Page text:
Here in Sloviansk surely not, it is an ordinary Eastern European town, a bit provincial. When we go to the front line, we rely on our colleagues, who are in charge of security, and on our drivers, who are able to assess the situation correctly. Until now, I luckily have not been in a situation when I have found myself alone in danger. Of course, one can hear in the distance the sound of fighting, but one does not realize that, because it could be shooting from heavy artillery that may be tens of kilometres away. Soldiers would not let us into an area with active fighting. Moreover, most of the shooting happens at night, when we are not there anymore.
How did your family and your close friends react when you let them know you were going so close to the war?
The reactions were very diverse, but overall positive. Of course, mum is a bit scared, but she doesn’t show it. At times, people around me at least started wondering and asking what it was actually like here. Then when I come back, I can at least partially relay my experience and tell them good stories. For example, what my colleagues and I are doing here.
How many Czechs are with you on mission and how do you like working with the local team?
At one point, there were four more Czechs here in total, but now here with me there is only my colleague Lenka. As for my local colleagues, I work well together with them. Especially with our financial team. They are really competent and experienced. What impressed me here was how much the Ukrainians enjoy at times to talk to me in Ukrainian, a language that is not regularly used here in Donbass. I am very glad that we are working in four languages (note: Czech, Ukrainian, Russian, English).
You were saying that Sloviansk is a bit provincial, how do you like living here? What else do you do here besides working?
Provincial very much in “air quotes”. The town now has 100, 000 inhabitants, and with the arrival of humanitarian organisations lately it is reviving in comparison with other towns. It is easy to find what one wants. I used to play basketball in Prague, so I found a couple of people here to go every two weeks to play in the neighbouring town. But I also have a new pastime – horse riding. There is a small farm out of town, where they have around forty horses. I went there a couple of times to have a look with my colleagues. I stopped going just to look and instead, I started to ride. I was so hooked that even as my colleagues left, I keep on going regularly to ride!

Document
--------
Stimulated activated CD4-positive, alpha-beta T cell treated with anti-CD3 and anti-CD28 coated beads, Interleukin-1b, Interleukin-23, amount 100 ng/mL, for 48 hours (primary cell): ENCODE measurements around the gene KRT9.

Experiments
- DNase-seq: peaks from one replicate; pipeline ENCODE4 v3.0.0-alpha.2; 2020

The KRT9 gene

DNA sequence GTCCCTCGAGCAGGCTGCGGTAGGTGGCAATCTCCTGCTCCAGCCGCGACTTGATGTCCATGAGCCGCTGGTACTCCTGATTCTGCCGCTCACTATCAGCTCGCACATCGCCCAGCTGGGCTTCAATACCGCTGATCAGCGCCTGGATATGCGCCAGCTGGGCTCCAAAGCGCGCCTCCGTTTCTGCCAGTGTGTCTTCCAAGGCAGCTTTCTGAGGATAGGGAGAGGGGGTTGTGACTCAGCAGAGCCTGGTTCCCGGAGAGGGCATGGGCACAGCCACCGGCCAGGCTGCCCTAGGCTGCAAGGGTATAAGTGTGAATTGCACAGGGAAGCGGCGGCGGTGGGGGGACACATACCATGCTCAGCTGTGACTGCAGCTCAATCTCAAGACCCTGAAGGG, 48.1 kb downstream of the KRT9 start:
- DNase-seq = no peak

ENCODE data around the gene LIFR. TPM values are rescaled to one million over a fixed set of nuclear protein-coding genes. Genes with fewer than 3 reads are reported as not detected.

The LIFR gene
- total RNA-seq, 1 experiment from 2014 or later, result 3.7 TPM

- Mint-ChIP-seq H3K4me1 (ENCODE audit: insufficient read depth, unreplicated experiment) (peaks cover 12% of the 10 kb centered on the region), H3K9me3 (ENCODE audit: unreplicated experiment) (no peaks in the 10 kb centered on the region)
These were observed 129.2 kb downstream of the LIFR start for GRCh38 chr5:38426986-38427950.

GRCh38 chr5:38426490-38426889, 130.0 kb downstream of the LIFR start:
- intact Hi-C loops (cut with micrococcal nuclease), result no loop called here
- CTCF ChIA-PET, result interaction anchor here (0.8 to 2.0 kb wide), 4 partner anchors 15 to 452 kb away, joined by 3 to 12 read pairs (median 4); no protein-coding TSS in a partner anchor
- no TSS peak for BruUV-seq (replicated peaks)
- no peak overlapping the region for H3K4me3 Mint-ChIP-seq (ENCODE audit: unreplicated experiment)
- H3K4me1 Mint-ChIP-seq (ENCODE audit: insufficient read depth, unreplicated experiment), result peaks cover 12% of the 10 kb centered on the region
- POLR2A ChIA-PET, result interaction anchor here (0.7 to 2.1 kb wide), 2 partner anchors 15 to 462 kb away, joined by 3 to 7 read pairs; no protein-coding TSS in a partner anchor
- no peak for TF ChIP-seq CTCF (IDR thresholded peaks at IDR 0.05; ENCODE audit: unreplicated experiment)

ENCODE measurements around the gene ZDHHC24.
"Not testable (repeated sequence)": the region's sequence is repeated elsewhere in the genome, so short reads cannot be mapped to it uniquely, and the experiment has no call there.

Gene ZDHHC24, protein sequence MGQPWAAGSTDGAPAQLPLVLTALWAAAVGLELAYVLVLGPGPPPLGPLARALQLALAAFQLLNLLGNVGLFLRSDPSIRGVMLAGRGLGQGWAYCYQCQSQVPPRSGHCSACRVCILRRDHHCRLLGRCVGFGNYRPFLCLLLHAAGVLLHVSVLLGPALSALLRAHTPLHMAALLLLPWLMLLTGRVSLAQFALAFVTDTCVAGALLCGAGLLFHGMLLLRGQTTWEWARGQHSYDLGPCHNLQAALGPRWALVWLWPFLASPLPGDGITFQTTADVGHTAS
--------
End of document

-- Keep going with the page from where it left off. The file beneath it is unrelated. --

So, you learnt how to ride a horse here and now you have a new dream, you want to get a horse and compete in races?
Well… by sheer coincidence the owner has told me today that their competition season would start in about a week and that I should go and try. I started jumping over obstacles about a month ago, so I’ll probably have my butt kicked by young girls, but I’ll try to participate. At least as a joke it will be worth it, and maybe someday I’ll buy myself a horse.
In your free time you then play basketball, go horse riding…
On weekends, I also go on trips in the area. For example, here in Sloviansk there are salt lakes with baths that have healing water and mud. Recently, I have also bought a mountain bike. The local landscape is perfect for biking, because it is not demanding. There is only mildly far-stretching hills. The only thing I came across at times was that at some point I could not go further because there was a sign warning of a minefield. But those are luckily well labelled. When you are on the road, nothing can happen.
And how were you received by locals?
People in Sloviansk are usually fine and most importantly, curious. Sometimes when they hear my accent, or rather notice my height and my appearance, and they realize that I am a foreigner, they are interested to find out where I am from. Their reactions are then usually positive. It similarly happens with the people to whom we are providing support. When I talk to them, they often thank me. It is a pleasant reward for the piece of work we are doing here.